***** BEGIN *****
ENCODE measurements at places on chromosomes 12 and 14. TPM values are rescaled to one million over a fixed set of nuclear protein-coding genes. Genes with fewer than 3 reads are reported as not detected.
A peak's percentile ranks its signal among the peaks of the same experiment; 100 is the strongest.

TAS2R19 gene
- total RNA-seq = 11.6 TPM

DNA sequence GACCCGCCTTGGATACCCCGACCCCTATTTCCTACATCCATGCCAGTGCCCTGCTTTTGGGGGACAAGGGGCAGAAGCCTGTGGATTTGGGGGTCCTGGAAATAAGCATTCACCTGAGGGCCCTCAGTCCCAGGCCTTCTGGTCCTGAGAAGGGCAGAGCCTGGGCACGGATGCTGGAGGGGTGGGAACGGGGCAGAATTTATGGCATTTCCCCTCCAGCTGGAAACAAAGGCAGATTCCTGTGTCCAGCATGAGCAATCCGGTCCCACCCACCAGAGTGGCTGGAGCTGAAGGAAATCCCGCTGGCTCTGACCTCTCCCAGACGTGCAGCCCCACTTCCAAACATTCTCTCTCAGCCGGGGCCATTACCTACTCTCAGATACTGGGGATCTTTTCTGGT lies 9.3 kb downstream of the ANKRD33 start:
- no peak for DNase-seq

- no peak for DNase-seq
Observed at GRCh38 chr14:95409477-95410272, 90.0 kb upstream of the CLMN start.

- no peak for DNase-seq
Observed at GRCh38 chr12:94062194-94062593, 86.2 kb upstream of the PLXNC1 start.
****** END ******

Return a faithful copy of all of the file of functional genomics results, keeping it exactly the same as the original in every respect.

ENCODE measurements at places on chromosomes 12 and 14. TPM values are rescaled to one million over a fixed set of nuclear protein-coding genes. Genes with fewer than 3 reads are reported as not detected.
A peak's percentile ranks its signal among the peaks of the same experiment; 100 is the strongest.

TAS2R19 gene
- total RNA-seq = 11.6 TPM

DNA sequence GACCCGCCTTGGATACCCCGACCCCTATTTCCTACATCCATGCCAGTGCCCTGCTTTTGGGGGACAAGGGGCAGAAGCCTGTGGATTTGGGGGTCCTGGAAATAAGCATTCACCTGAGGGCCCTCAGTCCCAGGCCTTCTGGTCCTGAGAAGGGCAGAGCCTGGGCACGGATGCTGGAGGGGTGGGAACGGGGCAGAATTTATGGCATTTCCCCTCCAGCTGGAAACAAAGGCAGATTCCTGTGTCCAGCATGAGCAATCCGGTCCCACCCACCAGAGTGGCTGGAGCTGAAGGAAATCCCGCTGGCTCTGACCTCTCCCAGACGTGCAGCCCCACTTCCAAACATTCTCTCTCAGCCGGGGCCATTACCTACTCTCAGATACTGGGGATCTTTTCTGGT lies 9.3 kb downstream of the ANKRD33 start:
- no peak for DNase-seq

- no peak for DNase-seq
Observed at GRCh38 chr14:95409477-95410272, 90.0 kb upstream of the CLMN start.

- no peak for DNase-seq
Observed at GRCh38 chr12:94062194-94062593, 86.2 kb upstream of the PLXNC1 start.